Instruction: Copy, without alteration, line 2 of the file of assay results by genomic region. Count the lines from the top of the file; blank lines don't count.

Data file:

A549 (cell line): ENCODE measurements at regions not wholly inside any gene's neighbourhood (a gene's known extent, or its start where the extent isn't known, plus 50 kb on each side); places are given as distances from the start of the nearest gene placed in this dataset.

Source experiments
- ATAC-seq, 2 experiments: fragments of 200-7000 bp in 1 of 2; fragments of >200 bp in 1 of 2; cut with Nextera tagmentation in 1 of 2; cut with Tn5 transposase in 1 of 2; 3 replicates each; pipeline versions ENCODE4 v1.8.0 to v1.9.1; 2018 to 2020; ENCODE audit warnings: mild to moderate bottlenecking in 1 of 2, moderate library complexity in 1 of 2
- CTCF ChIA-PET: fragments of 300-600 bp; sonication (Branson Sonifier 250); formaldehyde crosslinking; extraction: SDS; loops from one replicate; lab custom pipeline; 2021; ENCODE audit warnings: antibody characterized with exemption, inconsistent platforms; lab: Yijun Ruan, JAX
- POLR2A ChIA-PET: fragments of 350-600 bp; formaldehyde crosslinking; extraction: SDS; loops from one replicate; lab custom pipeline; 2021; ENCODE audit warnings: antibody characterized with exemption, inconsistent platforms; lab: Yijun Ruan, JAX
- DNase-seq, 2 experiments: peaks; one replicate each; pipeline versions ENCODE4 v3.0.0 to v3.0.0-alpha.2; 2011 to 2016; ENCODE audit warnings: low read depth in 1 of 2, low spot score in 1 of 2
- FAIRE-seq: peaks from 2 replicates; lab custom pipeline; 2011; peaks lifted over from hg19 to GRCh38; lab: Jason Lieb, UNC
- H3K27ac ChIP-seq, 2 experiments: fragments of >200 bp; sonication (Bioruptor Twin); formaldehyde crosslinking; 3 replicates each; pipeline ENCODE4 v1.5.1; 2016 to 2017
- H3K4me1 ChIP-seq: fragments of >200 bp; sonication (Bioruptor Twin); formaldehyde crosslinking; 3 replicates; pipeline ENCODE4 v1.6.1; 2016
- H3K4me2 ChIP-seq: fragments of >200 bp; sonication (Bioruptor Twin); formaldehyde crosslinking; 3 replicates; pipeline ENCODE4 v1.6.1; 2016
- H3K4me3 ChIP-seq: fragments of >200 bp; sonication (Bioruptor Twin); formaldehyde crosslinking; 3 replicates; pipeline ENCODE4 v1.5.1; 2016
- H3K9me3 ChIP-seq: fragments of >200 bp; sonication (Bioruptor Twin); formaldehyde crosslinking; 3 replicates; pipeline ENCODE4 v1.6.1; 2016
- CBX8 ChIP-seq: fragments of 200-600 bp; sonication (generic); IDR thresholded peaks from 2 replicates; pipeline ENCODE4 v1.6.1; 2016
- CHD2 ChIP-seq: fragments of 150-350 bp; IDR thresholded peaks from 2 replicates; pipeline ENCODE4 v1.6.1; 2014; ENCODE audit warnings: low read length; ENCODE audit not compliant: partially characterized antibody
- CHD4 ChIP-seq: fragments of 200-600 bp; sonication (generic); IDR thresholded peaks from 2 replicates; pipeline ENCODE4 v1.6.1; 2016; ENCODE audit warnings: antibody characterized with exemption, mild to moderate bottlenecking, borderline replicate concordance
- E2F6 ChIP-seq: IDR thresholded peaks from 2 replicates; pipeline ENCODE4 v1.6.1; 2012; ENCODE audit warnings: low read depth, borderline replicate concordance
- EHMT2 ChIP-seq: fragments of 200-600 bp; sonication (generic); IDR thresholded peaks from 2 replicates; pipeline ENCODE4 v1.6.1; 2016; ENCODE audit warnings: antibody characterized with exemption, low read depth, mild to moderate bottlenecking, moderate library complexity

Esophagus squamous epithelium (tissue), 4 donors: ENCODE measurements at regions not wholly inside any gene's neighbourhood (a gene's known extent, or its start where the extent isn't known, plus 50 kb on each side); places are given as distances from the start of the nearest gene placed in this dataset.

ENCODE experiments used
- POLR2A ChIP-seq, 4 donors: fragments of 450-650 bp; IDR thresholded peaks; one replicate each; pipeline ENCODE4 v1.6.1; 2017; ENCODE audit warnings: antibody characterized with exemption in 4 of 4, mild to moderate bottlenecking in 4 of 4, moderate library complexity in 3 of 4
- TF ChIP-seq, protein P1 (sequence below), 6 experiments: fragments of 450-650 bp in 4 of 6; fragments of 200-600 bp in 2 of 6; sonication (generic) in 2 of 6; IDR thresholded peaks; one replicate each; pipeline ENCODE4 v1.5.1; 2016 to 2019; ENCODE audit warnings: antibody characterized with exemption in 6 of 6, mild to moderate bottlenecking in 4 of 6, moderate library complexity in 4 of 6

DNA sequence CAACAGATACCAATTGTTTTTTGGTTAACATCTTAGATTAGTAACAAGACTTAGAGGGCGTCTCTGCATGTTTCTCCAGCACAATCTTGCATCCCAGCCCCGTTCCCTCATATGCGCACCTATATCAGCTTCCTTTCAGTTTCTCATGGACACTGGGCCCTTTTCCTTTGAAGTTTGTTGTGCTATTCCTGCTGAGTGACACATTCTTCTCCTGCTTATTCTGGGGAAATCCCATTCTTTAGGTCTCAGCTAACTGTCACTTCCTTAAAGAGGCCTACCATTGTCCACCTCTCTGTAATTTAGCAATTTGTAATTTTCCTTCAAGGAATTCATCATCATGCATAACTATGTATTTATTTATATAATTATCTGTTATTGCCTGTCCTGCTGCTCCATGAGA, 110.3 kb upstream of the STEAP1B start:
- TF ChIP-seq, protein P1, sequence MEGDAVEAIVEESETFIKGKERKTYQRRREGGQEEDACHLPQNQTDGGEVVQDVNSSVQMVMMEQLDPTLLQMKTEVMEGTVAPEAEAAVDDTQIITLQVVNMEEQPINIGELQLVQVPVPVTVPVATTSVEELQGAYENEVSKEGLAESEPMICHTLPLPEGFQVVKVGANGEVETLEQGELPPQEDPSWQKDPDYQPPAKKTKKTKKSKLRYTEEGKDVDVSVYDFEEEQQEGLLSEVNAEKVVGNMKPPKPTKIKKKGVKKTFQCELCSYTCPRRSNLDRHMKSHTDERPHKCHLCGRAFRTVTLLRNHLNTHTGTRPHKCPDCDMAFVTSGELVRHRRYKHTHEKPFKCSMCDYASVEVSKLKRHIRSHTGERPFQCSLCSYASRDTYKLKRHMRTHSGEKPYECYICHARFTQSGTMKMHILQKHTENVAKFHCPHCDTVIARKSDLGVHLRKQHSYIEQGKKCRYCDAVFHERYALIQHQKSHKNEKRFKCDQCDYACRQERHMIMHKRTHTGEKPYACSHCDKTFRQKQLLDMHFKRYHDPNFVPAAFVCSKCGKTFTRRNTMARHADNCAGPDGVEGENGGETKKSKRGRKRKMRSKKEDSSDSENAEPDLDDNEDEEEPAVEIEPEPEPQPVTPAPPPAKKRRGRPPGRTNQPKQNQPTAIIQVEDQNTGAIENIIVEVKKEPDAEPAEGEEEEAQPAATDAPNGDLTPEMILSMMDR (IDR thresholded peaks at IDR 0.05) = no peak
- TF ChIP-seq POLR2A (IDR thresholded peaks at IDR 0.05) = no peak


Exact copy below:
Source experiments